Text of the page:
Friday, August 31, 2007

Breaking the barrier

Some of the guys from Gamespy are presenting at the AGC next week on the topic of Breaking the In-game / Out-of-game Barrier. This is one of the presentations I'd really like to attend, but I chose something else in that time-slot.

The general topic reminded me of a thread on the old Vanguard forums in which Jon Grande (Taranis), a Microsoft rep working with Sigil at the time, mentioned the possibility of connecting an MMO like Vanguard to out-of-game life:

"The comment about enabling "off-line play" had to do with the potential of enabling communications into and outside of the game.

As a simplistic example - let's say you're a high level crafter, you've
made several high end bows, and your guild has setup a shop to sell them. You setup your merchant NPC to sell the bows at a specific price and notify you when the bows sell. You get notified, via whatever mechanism you've specified as your preference (email, IM, vmail, etc) and you respond to the merchant. You tell him to buy enough high-end/craftable wood and sinew for you to craft 5 more bows when you get online again. You then get notified when he's bought the components - so you know that you'll be ready to go when you get online. Take that as a starting point and let your imagination wander ..."

Of course, brainstorming is my specialty, so I jumped at the bait:

"If there are things like newspapers in the games, to inform players of stuff going on in the wide world, could we receive that news through email or an outside medium? [which isn't so very different from what Shadowbane did]

I suppose any text message or image that players can mail to one another in-game... could be forwarded to out-of-game mail.

There could be scrying towers around the marketplaces that take screenshots of the market activity every half hour or so. Merchants could opt to be emailed those screenshots however many half-hour increments they wish, or at particular times (real-life). This would allow them to have an idea of how successful they'll be at certain times, certain seasons...and whether they should spend their online time messing with their shopkeepers or crafting instead.

For adventurers, they could receive reports of rumors of which way a monster or NPC headed in the area they subscribe to; or what those mischievous orcs of Balhemm have been up to today....are they sending out messengers? are they attacking caravans?

For scholars and crafstmen, there could be rumors of what texts and crafting techniques have been discovered by players recently, and with whom they should enquire about these marvellous finds."

Obviously, there's stuff like GuildCafe, allowing players to share game achievements and choices out-of-game. Gamespy and Xbox Live offer leaderboards and statistics. I'm sure there's much room for growth in that arena.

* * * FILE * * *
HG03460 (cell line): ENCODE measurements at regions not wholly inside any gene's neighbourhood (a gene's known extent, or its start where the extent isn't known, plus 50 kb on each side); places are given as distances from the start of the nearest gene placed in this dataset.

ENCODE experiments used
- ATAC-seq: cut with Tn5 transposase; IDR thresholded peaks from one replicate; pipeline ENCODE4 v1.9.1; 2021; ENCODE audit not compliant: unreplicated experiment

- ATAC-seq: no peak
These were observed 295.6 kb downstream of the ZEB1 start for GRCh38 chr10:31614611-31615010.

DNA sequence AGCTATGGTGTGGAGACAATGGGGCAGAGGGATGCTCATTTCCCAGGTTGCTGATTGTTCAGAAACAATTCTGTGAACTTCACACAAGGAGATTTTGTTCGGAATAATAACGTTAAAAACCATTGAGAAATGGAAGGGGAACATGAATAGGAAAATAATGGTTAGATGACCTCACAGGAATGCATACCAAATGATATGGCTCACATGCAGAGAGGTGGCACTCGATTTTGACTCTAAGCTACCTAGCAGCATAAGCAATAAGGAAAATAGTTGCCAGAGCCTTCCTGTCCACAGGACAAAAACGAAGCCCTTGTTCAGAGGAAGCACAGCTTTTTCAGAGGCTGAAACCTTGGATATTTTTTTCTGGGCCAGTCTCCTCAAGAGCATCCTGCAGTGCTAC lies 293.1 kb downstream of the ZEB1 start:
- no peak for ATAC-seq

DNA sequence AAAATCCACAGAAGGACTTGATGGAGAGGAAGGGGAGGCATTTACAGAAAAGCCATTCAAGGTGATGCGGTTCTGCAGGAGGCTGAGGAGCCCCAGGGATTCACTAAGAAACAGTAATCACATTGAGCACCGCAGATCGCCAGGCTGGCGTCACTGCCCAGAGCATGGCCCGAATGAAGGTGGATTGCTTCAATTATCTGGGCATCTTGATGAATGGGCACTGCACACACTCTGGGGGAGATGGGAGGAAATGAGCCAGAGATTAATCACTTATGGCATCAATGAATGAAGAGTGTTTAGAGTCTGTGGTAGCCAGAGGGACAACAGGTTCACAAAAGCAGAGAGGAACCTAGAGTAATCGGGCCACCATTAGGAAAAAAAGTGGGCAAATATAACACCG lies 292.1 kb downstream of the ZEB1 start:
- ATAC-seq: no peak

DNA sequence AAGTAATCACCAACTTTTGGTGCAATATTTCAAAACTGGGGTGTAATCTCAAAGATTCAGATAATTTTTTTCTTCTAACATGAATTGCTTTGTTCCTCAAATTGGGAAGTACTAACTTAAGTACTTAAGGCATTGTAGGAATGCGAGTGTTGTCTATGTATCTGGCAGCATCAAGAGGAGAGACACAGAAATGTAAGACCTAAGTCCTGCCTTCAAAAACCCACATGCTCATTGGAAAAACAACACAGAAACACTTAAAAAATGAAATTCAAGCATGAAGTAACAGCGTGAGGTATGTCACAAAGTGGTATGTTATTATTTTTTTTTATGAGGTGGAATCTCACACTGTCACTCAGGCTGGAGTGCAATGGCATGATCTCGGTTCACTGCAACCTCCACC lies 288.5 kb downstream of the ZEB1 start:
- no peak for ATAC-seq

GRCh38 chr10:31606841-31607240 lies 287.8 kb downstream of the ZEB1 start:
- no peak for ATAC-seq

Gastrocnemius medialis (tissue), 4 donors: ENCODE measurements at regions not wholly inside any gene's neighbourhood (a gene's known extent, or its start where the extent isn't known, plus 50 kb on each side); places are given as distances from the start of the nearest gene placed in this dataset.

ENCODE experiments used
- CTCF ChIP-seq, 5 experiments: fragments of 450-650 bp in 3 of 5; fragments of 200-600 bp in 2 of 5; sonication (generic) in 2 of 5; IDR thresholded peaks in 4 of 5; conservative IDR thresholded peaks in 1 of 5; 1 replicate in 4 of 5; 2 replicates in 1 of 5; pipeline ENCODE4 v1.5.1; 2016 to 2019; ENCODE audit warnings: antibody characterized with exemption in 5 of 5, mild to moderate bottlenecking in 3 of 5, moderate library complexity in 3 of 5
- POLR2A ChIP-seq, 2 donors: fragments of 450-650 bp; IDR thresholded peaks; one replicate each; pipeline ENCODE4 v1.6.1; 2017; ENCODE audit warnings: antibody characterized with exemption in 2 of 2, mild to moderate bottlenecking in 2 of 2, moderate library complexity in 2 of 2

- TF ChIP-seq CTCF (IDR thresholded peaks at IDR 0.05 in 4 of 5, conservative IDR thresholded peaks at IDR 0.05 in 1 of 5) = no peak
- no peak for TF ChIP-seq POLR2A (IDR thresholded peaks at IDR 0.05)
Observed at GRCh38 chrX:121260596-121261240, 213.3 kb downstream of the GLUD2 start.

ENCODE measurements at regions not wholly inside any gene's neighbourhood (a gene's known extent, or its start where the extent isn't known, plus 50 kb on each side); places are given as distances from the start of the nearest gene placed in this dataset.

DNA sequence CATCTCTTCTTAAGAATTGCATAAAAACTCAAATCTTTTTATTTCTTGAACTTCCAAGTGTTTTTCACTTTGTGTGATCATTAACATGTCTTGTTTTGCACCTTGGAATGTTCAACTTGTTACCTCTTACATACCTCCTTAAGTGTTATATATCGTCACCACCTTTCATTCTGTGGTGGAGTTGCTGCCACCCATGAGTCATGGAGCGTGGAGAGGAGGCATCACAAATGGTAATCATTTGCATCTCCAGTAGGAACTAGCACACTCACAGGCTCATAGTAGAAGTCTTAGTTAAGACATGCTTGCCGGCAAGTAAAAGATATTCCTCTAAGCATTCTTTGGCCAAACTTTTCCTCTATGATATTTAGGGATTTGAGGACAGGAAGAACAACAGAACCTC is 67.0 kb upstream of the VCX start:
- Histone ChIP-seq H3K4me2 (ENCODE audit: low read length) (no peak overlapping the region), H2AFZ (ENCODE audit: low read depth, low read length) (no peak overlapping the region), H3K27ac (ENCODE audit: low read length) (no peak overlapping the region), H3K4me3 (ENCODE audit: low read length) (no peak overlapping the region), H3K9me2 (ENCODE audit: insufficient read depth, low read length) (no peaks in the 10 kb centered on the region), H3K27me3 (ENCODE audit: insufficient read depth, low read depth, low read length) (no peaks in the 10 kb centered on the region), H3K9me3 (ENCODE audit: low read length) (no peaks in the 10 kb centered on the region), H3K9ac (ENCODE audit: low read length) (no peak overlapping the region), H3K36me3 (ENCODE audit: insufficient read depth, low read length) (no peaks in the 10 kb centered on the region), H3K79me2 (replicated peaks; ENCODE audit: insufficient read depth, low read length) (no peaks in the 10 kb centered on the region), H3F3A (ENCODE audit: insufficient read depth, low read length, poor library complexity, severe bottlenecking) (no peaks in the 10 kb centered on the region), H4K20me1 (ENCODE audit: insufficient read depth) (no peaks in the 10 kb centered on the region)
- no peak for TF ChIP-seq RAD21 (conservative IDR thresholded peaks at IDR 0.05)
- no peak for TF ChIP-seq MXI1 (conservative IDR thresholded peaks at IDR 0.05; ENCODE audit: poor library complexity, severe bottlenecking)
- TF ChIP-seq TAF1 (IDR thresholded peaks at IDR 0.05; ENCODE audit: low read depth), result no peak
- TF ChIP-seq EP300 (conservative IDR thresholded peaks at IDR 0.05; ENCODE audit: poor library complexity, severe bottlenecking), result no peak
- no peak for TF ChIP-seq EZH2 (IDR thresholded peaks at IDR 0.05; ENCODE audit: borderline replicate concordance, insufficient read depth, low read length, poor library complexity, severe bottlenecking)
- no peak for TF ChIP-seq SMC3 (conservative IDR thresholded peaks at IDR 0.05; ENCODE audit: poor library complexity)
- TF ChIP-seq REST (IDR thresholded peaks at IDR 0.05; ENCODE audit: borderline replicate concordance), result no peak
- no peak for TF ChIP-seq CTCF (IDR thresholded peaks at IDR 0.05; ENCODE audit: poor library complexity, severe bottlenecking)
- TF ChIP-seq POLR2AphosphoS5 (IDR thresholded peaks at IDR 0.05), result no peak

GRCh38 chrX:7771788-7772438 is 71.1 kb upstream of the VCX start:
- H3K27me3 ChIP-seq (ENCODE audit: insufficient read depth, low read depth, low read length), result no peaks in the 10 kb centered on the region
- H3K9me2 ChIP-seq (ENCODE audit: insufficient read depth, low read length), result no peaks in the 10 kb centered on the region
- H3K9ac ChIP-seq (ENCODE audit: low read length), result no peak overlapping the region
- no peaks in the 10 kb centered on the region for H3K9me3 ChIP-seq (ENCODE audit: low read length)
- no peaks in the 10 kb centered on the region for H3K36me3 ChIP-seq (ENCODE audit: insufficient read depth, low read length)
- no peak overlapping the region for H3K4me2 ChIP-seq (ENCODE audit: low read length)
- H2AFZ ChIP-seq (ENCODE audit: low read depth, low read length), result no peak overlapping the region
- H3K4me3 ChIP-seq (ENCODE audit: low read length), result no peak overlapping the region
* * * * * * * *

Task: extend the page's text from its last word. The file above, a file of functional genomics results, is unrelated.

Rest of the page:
There's also the storytelling using game assets that people like Chas do.

Another possibility is riddles and other puzzles that begin in-game but are challenging enough to encourage players to continue trying to solve the problems out-of-game. The great thing about this avenue is that mind-games can be tackled anywhere and, depending on the specific puzzle, solved without need of any tool (keyboard, cellphone, pen and paper, etc.). You might begin trying to solve it the moment it's posed to you in-game, but you could continue trying to solve it while driving in your car, nibbling during your lunchbreak, brushing your teeth, whatever.

Such puzzles could help bring the game's community together, especially if they required knowledge from multiple areas of the game (different classes, factions, regions, etc.).

They could also bind the game's community to persons and communities who do not play the game, if the riddles were not bound to game information (like Bilbo's riddles in The Hobbit) or somehow rewarded out-of-game knowledge. Even if those helping never bought the game, giving players even a little opportunity to share their game experiences with friends and family increases enjoyment of the game.

It might even soften pressures on those whose family or friends don't understand gaming. My dad doesn't get gaming at all, but he loves crosswords and intellectual challenges like that. If, as a member of a particular game's community, could email my dad such a challenge a couple times per month, he'd probably view my gaming in a very different light...because he'd be indirectly involved, and looking forward to the next challenge from my involvement. I'm sure people with spouses or other live-in relations who don't play video games would love something like this.

Wow. That Vanguard thread was over three years ago! I still miss that community.

Incidentally, that's one of the reasons I'm interested in the Community Influencers panel, which I'll be attending in lieu of the barrier-breaking presentation. Maybe I'm wrong, but I think I probably would have been counted as a "community influencer" for a while in that old Vanguard community. I helped in keeping tempers level and encouraging others to make productive posts.

Another reason ties into this topic, I suppose: I wonder if community influencers can/should be identified or addressed in-game; not just on forums, fansites and blogs? I can't help but think that the panel might give me in-game design insights.

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